GALPERIN: New construction is probably the most expensive way at this given moment in time that you can get people into housing. And obviously we need more units, it's just a question of utilizing the units that exist out there right now. However, this kind of construction is the slowest and the most expensive way to do it. It has its place, but if we're really serious about getting people off the street, there has to be a greater sense of urgency.
What we know, by the way, is that when you have people in tents and on the sidewalk, it's a more difficult population to serve. It's much harder to do the outreach. It's much harder to get people into housing and much needed medical and mental health treatment. So I think we have to look for those transitional solutions that will make things better, help stabilize people, and get them inside. By the way, it can be permanent supportive housing, it can be permanent housing that is not necessarily supportive -- there are many levels of what supportive housing may or may not be. There are some people who may need it for x-amount of time before they get back on their feet, there are some people who may need it for the rest of their lives. So there's not one kind of supportive, and there's not one definition of what permanent may be. You need a mix.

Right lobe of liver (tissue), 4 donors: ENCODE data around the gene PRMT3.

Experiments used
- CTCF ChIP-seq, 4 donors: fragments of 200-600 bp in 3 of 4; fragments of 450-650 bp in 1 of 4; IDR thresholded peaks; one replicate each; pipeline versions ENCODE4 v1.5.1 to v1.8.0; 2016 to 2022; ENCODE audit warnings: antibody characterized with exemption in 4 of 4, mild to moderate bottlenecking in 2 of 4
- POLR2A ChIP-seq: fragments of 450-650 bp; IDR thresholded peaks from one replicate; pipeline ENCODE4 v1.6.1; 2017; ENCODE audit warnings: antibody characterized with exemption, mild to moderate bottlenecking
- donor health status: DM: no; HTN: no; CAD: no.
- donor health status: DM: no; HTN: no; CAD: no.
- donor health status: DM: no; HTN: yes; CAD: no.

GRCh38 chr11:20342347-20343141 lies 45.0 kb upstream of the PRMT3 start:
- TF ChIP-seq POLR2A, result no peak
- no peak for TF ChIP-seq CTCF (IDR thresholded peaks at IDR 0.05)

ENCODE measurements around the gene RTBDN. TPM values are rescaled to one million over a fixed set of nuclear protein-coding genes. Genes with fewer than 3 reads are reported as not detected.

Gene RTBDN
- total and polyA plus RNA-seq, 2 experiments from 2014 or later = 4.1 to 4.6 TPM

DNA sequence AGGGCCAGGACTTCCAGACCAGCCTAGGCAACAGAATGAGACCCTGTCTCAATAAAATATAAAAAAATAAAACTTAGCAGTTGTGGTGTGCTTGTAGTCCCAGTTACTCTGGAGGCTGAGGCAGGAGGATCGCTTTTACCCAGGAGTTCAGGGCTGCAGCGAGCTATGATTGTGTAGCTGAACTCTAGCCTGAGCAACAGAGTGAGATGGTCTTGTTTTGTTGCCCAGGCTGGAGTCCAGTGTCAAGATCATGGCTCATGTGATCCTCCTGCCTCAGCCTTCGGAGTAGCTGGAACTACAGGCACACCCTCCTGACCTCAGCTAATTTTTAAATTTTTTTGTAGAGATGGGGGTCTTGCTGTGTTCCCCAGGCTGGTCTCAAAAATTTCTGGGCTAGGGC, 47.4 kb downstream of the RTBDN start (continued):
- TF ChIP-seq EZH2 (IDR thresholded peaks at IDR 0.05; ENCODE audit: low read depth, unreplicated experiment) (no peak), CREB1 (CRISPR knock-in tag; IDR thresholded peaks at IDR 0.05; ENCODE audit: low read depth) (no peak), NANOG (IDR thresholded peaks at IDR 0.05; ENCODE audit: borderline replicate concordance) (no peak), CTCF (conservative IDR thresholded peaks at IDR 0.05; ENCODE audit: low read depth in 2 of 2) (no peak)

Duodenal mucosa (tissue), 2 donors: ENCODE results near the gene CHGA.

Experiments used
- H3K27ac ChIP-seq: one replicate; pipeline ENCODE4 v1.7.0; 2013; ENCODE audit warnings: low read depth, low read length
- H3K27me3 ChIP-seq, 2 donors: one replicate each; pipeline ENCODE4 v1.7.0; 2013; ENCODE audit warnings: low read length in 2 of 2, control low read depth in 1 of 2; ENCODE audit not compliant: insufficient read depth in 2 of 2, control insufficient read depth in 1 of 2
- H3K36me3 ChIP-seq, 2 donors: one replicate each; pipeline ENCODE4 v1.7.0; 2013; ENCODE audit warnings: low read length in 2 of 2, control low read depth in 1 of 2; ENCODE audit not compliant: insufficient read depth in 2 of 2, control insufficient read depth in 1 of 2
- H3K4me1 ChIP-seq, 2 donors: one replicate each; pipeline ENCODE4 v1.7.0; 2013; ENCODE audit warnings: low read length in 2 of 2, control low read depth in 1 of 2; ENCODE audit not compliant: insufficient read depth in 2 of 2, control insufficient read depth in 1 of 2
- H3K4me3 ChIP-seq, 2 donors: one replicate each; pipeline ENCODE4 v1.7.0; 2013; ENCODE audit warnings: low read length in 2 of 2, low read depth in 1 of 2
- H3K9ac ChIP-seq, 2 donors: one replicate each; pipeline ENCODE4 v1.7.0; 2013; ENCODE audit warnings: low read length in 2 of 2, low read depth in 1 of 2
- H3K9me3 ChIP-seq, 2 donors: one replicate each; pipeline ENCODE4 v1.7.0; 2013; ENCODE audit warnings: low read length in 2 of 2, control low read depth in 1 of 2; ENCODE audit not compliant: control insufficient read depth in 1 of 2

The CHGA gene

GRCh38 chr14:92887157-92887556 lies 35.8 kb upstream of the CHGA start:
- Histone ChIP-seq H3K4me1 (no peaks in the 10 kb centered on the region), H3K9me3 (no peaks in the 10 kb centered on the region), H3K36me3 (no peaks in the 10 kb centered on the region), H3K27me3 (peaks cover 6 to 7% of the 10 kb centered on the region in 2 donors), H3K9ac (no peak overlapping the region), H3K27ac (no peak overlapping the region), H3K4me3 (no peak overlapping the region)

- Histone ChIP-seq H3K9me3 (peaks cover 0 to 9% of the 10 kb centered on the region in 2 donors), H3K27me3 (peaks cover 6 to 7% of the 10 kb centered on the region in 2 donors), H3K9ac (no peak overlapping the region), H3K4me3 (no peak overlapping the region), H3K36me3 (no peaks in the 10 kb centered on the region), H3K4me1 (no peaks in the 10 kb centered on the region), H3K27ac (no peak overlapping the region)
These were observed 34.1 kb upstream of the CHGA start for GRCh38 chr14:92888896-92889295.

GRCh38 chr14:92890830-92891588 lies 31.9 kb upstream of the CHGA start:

CURRENT: At some point can we get back to enforcing the laws about camping on the sidewalk, and pitching tents on the beach, and so forth? Is that even on the horizon?